Sun Teaching Box

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Solar Active Regions: Sunspots on the left and UV image of the Sun on the right

This Teaching Box will help your students learn to identify features of the Sun using images with "light" from different regions of the electromagnetic spectrum. Many solar features play roles in the eruption of space weather storms, so knowledge of these features is a prerequisite for understanding and predicting space weather events.

UCAR Center for Science Education Teaching Boxes  are themed collections of classroom-ready educational resources to build student understanding of science, technology, engineering, and math (STEM). Resources highlighted within teaching boxes are from various science education programs and all have been vetted by the UCAR Center for Science Education team.

  • Topic: Sun & Space Weather
  • Level: Middle and high school

Features of the Sun

Sun in Space

Goal: Students learn the major features and regions of the Sun.

Activity: Students observe images of the Sun and describe and identify features in those images.

Science Education Standards:

  • NGSS Performance Expectations: MS-ESS1-3 (modified) Analyze and interpret data to understand features of the Sun.
  • NGSS Science and Engineering Practices: Analyzing and Interpreting Data, Constructing Explanations
  • NGSS Disciplinary Core Idea: MS-ESS1.A: The Universe and its Stars
  • NGSS Crosscutting Concepts: Patterns
  • CC.ELA/Literacy WHST.6-8.2. Write informative/explanatory texts to examine a topic and convey ideas, concepts, and information through the selection, organization, and analysis of relevant content

Engage students with images of the Sun.

  • Have students view a photo of the Sun that is mostly "bland" and featureless (like this Photo of the Sun without Sunspots). Ask them whether they think the Sun always looks so plain. If they answer "no", ask them to describe the sorts of features they expect to see on images of the Sun. If they answer "yes" then show a Photo of the Sun with Sunspots and have students compare the two photos.
  • If your students are familiar with the electromagnetic (EM) spectrum, tell them that this image was taken with light from a specific wavelength in the red part of the visible light spectrum (then colored with a yellow-orange tint). Ask them whether (and how) they think the appearance of the Sun is different in other wavelengths of light and in images showing other parts of the EM spectrum, such as infrared or ultraviolet "light".

Explore by describing features seen on photos of the Sun.

Explain by identifying features on Sun photos with the help of background reading.

  • Have students read about various features and "parts" of the Sun, referencing the web pages below. You may wish to divide the readings among different groups of students and have groups explain the feature of the Sun they explored. This reading strategy guide might help your students focus on key points in these readings.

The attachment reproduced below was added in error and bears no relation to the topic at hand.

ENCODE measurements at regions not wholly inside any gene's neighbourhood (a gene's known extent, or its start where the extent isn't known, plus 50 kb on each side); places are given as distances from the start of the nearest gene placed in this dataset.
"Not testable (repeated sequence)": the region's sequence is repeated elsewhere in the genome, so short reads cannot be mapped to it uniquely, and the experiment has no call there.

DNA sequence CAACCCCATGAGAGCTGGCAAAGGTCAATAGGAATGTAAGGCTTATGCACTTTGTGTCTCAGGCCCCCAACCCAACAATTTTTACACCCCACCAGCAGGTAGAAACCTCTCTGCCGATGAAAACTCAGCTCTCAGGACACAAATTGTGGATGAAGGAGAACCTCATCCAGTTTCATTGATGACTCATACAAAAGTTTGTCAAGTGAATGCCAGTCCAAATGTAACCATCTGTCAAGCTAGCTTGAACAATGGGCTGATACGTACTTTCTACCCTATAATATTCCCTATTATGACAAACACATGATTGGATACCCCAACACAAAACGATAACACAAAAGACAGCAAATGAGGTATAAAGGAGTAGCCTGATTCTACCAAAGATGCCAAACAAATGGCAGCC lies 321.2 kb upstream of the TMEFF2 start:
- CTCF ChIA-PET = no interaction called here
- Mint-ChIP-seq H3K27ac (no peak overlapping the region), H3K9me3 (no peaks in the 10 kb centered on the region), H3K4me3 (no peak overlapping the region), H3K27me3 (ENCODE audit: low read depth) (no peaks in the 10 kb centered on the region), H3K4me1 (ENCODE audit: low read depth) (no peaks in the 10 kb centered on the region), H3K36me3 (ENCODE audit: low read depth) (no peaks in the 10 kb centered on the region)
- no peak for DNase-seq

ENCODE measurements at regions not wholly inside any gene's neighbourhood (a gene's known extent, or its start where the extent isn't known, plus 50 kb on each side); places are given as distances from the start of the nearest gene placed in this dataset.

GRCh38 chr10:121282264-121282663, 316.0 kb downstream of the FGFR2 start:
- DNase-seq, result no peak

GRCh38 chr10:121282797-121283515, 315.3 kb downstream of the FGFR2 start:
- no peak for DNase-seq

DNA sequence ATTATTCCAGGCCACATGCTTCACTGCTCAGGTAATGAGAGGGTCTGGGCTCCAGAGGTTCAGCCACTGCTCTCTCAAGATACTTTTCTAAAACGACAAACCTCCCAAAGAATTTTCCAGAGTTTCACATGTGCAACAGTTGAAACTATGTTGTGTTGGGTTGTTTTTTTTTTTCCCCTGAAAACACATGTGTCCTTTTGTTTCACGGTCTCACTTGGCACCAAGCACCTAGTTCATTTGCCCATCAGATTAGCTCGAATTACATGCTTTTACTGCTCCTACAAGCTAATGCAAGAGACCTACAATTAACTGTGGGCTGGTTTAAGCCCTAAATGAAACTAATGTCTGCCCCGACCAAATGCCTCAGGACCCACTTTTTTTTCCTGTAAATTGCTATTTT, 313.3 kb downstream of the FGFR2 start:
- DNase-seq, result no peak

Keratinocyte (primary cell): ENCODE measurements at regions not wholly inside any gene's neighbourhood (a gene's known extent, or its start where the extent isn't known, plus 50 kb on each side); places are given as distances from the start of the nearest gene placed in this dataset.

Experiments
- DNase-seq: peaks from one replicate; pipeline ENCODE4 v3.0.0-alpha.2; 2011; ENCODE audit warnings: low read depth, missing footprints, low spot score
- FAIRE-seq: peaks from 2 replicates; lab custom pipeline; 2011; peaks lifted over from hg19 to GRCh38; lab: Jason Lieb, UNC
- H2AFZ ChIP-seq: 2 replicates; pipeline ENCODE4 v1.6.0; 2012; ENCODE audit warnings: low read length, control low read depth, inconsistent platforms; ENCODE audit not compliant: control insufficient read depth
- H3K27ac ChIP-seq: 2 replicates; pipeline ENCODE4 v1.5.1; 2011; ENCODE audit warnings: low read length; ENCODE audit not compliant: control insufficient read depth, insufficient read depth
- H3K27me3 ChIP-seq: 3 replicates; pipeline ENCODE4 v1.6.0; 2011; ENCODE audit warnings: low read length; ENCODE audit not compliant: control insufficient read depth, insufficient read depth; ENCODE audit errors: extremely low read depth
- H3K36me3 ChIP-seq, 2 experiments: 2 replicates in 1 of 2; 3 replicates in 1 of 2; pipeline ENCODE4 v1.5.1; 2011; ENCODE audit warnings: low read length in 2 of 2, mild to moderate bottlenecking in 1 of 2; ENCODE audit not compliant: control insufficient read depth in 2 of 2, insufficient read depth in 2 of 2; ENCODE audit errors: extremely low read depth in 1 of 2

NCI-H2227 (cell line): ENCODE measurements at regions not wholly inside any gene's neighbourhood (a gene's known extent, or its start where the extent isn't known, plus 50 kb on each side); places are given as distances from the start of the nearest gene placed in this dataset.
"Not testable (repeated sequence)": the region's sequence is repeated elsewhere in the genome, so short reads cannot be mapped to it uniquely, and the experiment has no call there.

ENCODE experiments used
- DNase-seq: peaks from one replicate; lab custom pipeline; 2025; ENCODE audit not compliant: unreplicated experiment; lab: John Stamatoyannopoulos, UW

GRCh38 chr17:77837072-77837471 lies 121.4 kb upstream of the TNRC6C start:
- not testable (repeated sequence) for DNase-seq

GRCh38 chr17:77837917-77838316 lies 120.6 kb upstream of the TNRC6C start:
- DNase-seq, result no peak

• After they have learned about solar features, ask students to look over the images (listed in the Explore sectionabove) a second time. Have them describe (in writing) the features they see in the images using the terminology they just learned by reading about the features.  If you are divvying the readings among groups of students, you may wish to have student groups serve as experts on their topics during a whole-class discussion of the images, with student "experts" chiming in on the features they learned.

Extend student learning through a web scavenger hunt.

Evaluate students' ability to observe and identify features.

There are three opportunities to assess student learning during this lesson:

  1. During the Explore phase, do students make careful observations of the images, noticing and describing details in the photos?
  2. During the Explain phase, do students correctly identify features by name in the images?
  3. During the Extend phase, can students identify the features they've learned in different images that they haven't seen before? During the scavenger hunt, are they able to find images with the features they have learned to identify?

If you'd like a more structured writing assignment as an assessment option, here's a sample writing prompt and rubric for grading:

You have been transported through time to the ancient city of Ugarit where you meet an ancient astronomer who made the first known record of a solar eclipse. The astronomer is amazed about the features that she was able to see during the total solar eclipse. You have only a short time to explain the features of the Sun you have learned about in this lesson. Your written explanation should include the following:

  • The names of the features of the Sun and the major regions or "parts" of the Sun 
  • Describe the features using words and/or drawings.
  • The important solar features on images of the Sun using links to images you found on the web.
  • Grading Rubric (PDF)

Performance Expectations and Standards:

  • NGSS Performance Expectations: MS-ESS1-3 (modified) Analyze and interpret data to understand features of the Sun.
  • NGSS Science and Engineering Practices: Analyzing and Interpreting Data, Constructing Explanations
  • NGSS Disciplinary Core Idea: MS-ESS1.A: The Universe and its Stars
  • NGSS Crosscutting Concepts: Patterns
  • CC.ELA/Literacy WHST.6-8.2. Write informative/explanatory texts to examine a topic and convey ideas, concepts, and information through the selection, organization, and analysis of relevant content